Businesses, Commerce Department tackle refugee aid at UN

Sep 22nd, 2016 | By | Category: Government, Politics

By The U.S. Commerce Department/Secretary of Commerce Penny Pritzker

U.S. Secretary of Commerce Penny Pritzker. Photo from the U.S. Commerce Department.

U.S. Secretary of Commerce Penny Pritzker. Photo from the U.S. Commerce Department.

Tuesday, U.S. Secretary of Commerce Penny Pritzker hosted the President’s Call to Action Refugee Roundtable held in conjunction with the United Nations General Assembly. President Obama joined the roundtable halfway through the discussion to hear the business leaders’ thoughts on how to address the refugee crisis.

Also on Tuesday, the White House announced that 51 companies have made commitments to aid refugees in the United States and around the world in response to the President’s June Call to Action. These include hosting refugee families, donating health care products to support doctors treating refugees, and providing resources that will support education and opportunities for refugee youth resettled in the United States.

In her remarks, Secretary Pritzker thanked the private sector leaders for their commitments to help solve the world’s refugee crisis. She discussed how corporations have a role in society to not only to meet customer needs and deliver profits for investors, but also to solve local and global problems.

Remarks as Prepared for Delivery

Good afternoon. Just over two months ago, the White House issued a call to action asking American companies to join with us in responding to the global refugee crisis. Fifty-one companies heard that call and responded quickly with resolute action, and I want to personally thank you for your efforts.

Although the United States has contributed billions of dollars to meet the immediate humanitarian need of displaced people and plans to welcome 85,000 refugees this year, the President recognizes the private sector has an essential role to play in addressing this global crisis.

Today, private sector contributions vastly exceed Official Development Assistance. In fact, 91 percent of resources flowing from the U.S. to developing countries come from private sources. Your enthusiastic and diverse commitments demonstrate that the President is right that our business community is an indispensable partner in addressing the challenges of the global refugee crisis.

More than a century ago, my family fled the anti-Jewish pogroms in modern-day Ukraine to start a better life here in America. Like so many who escape persecution, my family came to this country with very little. But soon after his arrival, my great-grandfather found work – first as a newspaper delivery boy, and later as a tailor’s assistant and a pharmacist. He eventually earned his law degree and opened a law practice. My family prospered because they were able to get an education, find employment, and ultimately become entrepreneurs, first in law and later in business.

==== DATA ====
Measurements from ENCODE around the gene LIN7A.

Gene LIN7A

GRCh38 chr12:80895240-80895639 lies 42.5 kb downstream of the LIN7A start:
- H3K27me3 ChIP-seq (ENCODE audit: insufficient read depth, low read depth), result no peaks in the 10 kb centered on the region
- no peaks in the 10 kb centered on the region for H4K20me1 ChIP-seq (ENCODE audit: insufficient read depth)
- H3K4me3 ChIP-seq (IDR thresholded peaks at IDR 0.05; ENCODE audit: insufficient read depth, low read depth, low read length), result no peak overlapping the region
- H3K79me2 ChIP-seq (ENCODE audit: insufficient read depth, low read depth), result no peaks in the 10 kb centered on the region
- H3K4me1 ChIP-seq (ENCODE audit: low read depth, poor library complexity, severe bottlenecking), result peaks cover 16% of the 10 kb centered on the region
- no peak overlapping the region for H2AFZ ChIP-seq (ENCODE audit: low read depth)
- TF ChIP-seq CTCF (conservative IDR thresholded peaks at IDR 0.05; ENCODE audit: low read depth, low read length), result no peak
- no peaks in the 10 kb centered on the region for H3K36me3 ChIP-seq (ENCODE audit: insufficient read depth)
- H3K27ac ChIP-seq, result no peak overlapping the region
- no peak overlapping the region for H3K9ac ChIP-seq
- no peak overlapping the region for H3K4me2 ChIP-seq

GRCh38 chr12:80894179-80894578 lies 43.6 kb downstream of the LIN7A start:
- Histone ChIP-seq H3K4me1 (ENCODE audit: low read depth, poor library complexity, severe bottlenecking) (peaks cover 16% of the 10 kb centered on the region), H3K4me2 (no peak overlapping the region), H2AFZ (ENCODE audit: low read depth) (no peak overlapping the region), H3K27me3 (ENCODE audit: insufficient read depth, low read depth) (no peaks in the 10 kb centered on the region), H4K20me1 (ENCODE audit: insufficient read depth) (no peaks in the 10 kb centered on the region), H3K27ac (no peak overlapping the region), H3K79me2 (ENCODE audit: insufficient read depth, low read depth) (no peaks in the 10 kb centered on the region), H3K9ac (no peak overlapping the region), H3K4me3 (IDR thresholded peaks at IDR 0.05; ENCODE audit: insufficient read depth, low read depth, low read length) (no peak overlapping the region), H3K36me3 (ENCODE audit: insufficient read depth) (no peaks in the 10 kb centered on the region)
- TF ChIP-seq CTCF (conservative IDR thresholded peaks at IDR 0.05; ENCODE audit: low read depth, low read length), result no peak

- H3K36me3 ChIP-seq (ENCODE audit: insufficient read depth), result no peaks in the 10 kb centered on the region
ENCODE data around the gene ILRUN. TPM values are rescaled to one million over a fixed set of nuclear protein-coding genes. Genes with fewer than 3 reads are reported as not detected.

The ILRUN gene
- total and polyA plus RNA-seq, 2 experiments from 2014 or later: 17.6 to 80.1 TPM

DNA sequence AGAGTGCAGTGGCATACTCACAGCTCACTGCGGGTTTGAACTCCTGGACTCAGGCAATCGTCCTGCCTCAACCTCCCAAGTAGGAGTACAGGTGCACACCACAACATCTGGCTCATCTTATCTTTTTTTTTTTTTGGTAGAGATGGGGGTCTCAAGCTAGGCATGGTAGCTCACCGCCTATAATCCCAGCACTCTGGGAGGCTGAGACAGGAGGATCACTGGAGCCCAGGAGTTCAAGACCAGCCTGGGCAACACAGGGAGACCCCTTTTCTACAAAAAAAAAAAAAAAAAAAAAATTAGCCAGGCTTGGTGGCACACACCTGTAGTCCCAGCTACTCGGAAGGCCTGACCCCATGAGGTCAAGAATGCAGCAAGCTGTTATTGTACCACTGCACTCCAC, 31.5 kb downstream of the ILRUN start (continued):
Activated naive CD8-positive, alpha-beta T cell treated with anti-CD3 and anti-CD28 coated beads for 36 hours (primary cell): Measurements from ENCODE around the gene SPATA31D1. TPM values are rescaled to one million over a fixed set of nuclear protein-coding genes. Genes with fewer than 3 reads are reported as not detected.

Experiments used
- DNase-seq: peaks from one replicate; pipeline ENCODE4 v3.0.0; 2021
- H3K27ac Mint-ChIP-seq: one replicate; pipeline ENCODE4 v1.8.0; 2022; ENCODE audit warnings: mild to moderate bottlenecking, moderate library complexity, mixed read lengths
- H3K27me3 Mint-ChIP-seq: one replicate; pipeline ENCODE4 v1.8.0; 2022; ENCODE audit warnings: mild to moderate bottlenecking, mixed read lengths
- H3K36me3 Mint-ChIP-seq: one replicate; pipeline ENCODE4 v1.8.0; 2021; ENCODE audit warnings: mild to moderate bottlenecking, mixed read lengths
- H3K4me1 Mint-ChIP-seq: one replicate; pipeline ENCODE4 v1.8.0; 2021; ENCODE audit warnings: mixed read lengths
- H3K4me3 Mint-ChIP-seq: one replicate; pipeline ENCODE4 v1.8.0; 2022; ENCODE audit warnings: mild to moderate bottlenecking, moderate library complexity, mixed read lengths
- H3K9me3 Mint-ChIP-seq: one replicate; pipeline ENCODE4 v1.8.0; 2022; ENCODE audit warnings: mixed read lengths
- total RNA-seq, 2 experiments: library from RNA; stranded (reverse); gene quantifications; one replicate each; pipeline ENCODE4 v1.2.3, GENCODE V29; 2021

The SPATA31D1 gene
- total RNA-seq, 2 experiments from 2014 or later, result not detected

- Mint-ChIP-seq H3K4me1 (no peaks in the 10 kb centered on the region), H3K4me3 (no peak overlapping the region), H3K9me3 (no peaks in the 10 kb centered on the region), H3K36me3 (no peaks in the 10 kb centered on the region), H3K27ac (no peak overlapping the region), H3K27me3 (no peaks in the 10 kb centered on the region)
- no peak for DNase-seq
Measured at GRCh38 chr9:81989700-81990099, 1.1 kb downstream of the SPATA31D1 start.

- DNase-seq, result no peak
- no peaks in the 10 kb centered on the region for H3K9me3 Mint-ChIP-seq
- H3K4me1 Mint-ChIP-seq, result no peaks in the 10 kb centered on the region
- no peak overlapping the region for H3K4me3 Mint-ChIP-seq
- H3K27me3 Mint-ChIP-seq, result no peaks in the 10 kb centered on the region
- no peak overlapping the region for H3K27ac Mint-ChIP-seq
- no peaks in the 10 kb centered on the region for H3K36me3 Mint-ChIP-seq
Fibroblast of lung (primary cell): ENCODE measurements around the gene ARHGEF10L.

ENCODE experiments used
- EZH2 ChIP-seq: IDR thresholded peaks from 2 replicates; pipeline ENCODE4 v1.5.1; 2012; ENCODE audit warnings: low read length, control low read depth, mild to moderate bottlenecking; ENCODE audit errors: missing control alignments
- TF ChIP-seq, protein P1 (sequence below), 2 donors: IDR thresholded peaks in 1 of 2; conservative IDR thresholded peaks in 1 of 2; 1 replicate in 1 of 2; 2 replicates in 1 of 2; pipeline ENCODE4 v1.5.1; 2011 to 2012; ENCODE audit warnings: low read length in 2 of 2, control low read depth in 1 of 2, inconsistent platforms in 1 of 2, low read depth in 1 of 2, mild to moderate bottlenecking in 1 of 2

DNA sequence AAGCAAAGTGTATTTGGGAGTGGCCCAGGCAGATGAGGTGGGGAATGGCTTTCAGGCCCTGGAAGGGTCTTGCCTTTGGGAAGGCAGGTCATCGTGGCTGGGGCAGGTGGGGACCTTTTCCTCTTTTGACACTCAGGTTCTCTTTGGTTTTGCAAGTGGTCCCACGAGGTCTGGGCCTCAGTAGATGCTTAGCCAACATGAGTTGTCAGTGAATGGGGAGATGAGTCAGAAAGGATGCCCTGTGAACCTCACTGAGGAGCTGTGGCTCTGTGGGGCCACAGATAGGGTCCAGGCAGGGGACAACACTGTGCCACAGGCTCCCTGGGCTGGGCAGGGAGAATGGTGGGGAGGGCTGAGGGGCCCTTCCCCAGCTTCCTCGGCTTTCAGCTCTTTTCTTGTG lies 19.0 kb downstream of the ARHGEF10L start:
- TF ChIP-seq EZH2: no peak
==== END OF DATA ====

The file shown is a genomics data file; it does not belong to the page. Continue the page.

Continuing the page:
To ensure that today’s refugees have the same opportunities to thrive, the U.S. government understands that we need to partner with you – and companies like yours – to address the most pressing issues affecting refugees today: insufficient access to education and training, inability to find work, and the absence of basic necessities that enable refugees to become self-reliant, including access to housing, health care, and internet connectivity.

To solve these challenges, aid alone is not sufficient. We need private capital, which means working with and empowering our private sector. I call this concept commercial diplomacy.

To support this effort, the State Department and USA for the UN High Commission for Refugees launched a public-private partnership called the Partnership for Refugees. This initiative ensured that companies like yours who responded to the Call to Action had access to the necessary information to shape your commitments, so that were smart, responsive, and results-oriented. Overwhelmingly, the companies in this room answered the Call to Action not only by opening your checkbooks, but by creatively leveraging your core business assets to help those most in need.  We have commitments that pledge to:

  •          Temporarily host refugee families when long-term housing is not immediately available;
  •          Raise micro-loan capital to invest in refugee and host community small-business entrepreneurs;
  •          Create mobile phone-based economic profiles for refugees;
  •          Donate essential health care products to support volunteer physicians and dentists treating refugees;
  •          Provide resources and technologies to increase a focus on education, mental health and security for unaccompanied refugee minors and refugee women; and
  •          Leverage resources to support education and empowerment opportunities for refugee youth resettled in the United States.

You have made these commitments, because as CEOs, you understand that the role of a corporation in society is not only to meet customer needs and deliver profits for your investors, but also to solve local and global problems. You are essential partners and stakeholders in the global condition. And I want to personally thank you for using your position as business leaders to serve as a force for good. Before we dive into our discussion, I want to turn the floor over to my friend and colleague, Valerie Jarrett, Senior Advisor to the President.

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